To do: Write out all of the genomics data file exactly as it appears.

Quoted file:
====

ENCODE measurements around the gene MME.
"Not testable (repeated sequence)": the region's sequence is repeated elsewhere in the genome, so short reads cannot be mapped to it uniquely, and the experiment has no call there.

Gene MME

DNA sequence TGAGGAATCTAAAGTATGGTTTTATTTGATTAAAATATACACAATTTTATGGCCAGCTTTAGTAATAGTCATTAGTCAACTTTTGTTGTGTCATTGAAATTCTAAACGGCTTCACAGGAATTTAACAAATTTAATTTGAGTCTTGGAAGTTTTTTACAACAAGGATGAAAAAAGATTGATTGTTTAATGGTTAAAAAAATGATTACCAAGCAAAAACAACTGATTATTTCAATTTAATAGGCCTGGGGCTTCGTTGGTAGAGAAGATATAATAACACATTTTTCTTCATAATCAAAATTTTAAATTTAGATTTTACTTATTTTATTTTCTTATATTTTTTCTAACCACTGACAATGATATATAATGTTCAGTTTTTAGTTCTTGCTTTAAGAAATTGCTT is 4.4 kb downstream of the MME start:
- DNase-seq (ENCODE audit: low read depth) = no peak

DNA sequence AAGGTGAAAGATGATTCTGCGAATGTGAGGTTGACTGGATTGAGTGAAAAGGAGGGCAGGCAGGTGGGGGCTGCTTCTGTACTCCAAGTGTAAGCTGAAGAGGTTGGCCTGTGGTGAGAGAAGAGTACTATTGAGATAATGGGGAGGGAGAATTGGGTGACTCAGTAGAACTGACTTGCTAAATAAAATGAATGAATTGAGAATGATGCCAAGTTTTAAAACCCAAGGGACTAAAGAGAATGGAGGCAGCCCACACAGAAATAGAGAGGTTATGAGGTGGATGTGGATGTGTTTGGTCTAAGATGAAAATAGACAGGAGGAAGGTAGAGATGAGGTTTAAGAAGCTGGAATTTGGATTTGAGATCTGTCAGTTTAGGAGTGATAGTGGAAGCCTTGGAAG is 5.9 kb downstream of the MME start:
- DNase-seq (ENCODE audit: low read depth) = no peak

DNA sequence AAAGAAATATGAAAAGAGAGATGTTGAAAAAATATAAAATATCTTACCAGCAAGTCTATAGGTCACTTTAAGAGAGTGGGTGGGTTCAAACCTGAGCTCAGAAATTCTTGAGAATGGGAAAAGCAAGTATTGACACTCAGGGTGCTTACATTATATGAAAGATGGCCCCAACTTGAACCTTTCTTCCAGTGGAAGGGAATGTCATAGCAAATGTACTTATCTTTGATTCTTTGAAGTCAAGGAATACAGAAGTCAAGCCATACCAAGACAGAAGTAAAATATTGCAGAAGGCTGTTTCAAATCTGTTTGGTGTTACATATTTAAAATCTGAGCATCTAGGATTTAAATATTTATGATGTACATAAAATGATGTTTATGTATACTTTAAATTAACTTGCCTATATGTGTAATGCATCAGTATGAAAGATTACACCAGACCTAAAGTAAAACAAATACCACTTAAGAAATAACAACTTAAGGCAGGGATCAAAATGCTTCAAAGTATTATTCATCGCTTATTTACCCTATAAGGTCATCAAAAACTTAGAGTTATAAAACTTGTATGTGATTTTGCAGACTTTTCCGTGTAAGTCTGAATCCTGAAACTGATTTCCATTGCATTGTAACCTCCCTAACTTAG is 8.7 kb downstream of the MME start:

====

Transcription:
ENCODE measurements around the gene MME.
"Not testable (repeated sequence)": the region's sequence is repeated elsewhere in the genome, so short reads cannot be mapped to it uniquely, and the experiment has no call there.

Gene MME

DNA sequence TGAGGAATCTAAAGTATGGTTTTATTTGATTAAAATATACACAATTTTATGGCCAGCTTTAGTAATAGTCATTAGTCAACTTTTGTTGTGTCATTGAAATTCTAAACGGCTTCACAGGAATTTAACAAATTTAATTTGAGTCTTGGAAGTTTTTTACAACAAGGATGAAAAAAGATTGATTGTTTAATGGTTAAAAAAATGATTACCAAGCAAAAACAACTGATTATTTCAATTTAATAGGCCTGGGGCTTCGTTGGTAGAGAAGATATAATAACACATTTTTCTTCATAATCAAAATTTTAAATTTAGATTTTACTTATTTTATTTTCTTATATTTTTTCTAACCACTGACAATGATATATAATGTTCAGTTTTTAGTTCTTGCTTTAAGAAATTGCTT is 4.4 kb downstream of the MME start:
- DNase-seq (ENCODE audit: low read depth) = no peak

DNA sequence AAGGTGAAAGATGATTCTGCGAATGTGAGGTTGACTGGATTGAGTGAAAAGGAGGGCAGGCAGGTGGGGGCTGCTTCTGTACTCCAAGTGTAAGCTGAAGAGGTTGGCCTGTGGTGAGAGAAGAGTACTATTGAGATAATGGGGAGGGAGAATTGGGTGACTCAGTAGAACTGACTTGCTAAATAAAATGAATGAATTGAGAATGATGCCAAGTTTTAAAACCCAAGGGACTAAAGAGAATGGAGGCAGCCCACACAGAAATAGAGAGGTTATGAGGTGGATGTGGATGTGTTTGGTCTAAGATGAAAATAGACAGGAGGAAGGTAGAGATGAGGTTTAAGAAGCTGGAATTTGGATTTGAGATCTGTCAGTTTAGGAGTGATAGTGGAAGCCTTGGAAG is 5.9 kb downstream of the MME start:
- DNase-seq (ENCODE audit: low read depth) = no peak

DNA sequence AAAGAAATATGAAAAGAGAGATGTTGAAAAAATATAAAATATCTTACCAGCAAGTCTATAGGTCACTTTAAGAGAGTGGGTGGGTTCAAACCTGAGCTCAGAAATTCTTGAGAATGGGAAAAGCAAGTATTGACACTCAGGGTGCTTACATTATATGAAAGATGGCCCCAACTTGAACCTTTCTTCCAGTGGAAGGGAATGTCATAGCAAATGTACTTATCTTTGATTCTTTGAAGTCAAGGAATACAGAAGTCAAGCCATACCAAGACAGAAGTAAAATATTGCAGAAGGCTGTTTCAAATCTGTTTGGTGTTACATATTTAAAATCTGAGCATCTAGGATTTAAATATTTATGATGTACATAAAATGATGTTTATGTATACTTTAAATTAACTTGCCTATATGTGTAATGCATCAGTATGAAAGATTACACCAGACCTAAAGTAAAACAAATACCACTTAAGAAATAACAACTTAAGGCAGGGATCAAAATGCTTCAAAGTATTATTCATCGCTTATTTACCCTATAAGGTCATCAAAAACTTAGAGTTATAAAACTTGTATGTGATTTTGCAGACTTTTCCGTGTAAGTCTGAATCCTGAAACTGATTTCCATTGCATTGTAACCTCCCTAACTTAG is 8.7 kb downstream of the MME start: